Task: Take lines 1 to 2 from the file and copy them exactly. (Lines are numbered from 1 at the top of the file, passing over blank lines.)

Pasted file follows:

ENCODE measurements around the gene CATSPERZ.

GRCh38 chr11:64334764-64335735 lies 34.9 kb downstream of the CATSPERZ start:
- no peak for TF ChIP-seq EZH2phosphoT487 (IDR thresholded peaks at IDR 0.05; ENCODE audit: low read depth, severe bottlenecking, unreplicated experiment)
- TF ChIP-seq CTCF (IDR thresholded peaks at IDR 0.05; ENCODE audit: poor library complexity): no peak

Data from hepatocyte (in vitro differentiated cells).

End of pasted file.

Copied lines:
ENCODE measurements around the gene CATSPERZ.

GRCh38 chr11:64334764-64335735 lies 34.9 kb downstream of the CATSPERZ start: